Saturday, August 6, 2011

Steam of Life, a review

Steam of Life (viewable in entirety online, until November) was a good documentary about Finnish men sharing stories of personal loss and tragedy, it was less about sauna buildings and use.  My eyes were drawn to reading the captions most of the time preventing me from adequately scrutinizing the scenes for building details.  And there were a few interesting scenes in it.  The next day it repeated several times on another PBS station and I recorded it (the first time I saw it I had the recorder set for the wrong channel).  I counted 12 saunas featured in the film.  I list them below with the approximate time that they appeared in the film. 
  1. [1] A scene with a husband and wife in a sauna, an experience that they had shared for at least 51 years together.  She is lying down with her feet propped up on the wall.  The sauna has a dark rough wood interior and smooth lighter toned benches. 
  2. [4] A sauna used by factory workers, with four men in the camera frame. 
  3. [6] An old camper trailer sauna shared by two men at a worksite in the woods (Northern Finland?).  The trailer interior looks typical with cheap prefab panel walls, some metal. 
  4. [13] A sauna used by a reformed ex-prisoner, shared with his three boys.  A three tier bench, the bottom one slides under the second for storage.  Tile floor, and a window behind the top platform and backrest to let in indirect light,  I though this was a nice feature.  A thin red curtain pulled to the side softens the light. 
  5. [20] What looks like some large farm equipment (a columbine?) whose capacious rear has been converted to a sauna.  Only the exterior is briefly shown. 
  6. [21] What looks like an abandoned car in a field of grass.  Two boys sit nearby.  When the door opens the escaping steam proves that this has been converted to a sauna as well.
  7. [21] What looks like a telephone booth along the side of a quiet country road; a naked man sits inside the steamy interior. 
  8. [22] A sauna scene very similar to the second one (listed above).  A long bench with five old men in the frame.  This appears to be part of a large health club for senior citizens. 
  9. [22] A tile and wood sauna where a man tells the story of a bear cub he adopted, but whose true identity is not revealed until the surprising end when the bear is viewed on screen with the man, presumably in his outdoor enclosure. 
  10. [27] A sauna by the ocean or a large lake, two men, one an Afghan war veteran.  A dark wood interior with light benches, illumination comes from under the benches, the large stove has what looks like small precast bricks in place of natural stones.  Next we see them in an adjacent washing room with high windows and lots of washing tubs.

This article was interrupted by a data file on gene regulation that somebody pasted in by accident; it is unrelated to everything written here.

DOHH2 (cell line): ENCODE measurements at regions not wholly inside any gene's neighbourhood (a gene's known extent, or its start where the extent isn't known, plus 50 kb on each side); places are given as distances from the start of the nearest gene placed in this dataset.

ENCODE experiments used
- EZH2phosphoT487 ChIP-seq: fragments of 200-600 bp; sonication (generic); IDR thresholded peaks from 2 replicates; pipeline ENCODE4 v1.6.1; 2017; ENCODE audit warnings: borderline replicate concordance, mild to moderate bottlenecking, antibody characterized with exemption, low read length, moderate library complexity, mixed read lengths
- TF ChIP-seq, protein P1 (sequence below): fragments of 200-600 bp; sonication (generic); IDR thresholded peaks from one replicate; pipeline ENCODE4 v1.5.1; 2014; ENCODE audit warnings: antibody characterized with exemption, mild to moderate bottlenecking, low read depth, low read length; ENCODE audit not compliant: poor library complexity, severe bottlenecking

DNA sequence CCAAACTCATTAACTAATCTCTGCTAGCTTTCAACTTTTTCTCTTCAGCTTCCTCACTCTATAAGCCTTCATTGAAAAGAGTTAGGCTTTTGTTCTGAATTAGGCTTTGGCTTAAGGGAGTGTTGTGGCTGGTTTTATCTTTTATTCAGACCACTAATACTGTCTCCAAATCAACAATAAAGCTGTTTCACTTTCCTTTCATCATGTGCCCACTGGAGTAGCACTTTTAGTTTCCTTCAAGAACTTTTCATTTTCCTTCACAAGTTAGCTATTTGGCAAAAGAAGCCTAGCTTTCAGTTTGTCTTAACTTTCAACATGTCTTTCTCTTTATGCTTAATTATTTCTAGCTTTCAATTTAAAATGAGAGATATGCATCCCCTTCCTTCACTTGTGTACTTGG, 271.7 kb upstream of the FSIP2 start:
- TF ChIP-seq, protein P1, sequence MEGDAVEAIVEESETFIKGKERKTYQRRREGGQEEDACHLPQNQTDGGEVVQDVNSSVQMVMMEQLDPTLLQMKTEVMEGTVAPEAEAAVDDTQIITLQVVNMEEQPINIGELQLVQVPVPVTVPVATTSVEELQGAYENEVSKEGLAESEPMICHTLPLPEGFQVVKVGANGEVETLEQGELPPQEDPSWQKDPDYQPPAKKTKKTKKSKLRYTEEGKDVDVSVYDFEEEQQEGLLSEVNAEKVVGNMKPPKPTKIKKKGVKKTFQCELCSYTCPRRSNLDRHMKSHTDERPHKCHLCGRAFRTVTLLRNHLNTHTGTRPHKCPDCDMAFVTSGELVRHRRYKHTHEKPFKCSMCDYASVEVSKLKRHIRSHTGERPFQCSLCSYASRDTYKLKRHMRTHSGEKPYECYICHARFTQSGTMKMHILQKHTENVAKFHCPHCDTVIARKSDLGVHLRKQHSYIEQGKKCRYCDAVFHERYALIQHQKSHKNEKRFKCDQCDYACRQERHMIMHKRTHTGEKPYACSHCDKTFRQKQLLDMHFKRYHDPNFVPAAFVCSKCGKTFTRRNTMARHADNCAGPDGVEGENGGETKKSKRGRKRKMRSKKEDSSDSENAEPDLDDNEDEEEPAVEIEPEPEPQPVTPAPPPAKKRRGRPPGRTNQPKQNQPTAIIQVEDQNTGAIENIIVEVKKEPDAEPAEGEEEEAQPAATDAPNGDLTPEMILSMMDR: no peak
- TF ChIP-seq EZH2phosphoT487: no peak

11. [33] The setting is similar to the third one (listed above) in the north of Finland.  Two old gold miners at a campsite along a river.  There are lots of shelters made of tarpons and a staircase that leads to the river edge.  A do-it-yourself tent sauna with many sides and of pyramidal construction.  The interior is small with a central post and the sides are braced at increments of several feet by horizontal rough sawn slabs of timber.  Aside from these, the exposed foil faced sheeting is the only other main feature of construction.  Only later, about 49 minutes into the film, at the end, do we see a clear view of the exterior of this tent sauna. 
  12. [38] A very nice sauna by a lake, made of four sided logs and bricks (surrounding the wood stove).  A blanket hangs behind the platform where two men sit.  This is the climax of the film, one of the men recalls the loss of one of his twin children and relates the experience to the other. 
The documentary ends with a song that all the men featured in the film sing, cutting to scenes of each of them singing at their location, a few other men whose scenes did not make it into the finished version are included as well.  The symbolism is clear: separate people living separate lives, but united by their similar stories.  This begins about 49 minutes into the film, which ends with a total length of about 51 minutes.  Ending the film this way seemed strange to me at first, but may not seem so odd in Finland.  If you have any interest in saunas at all, or the human experience in general, it is a good film to see.

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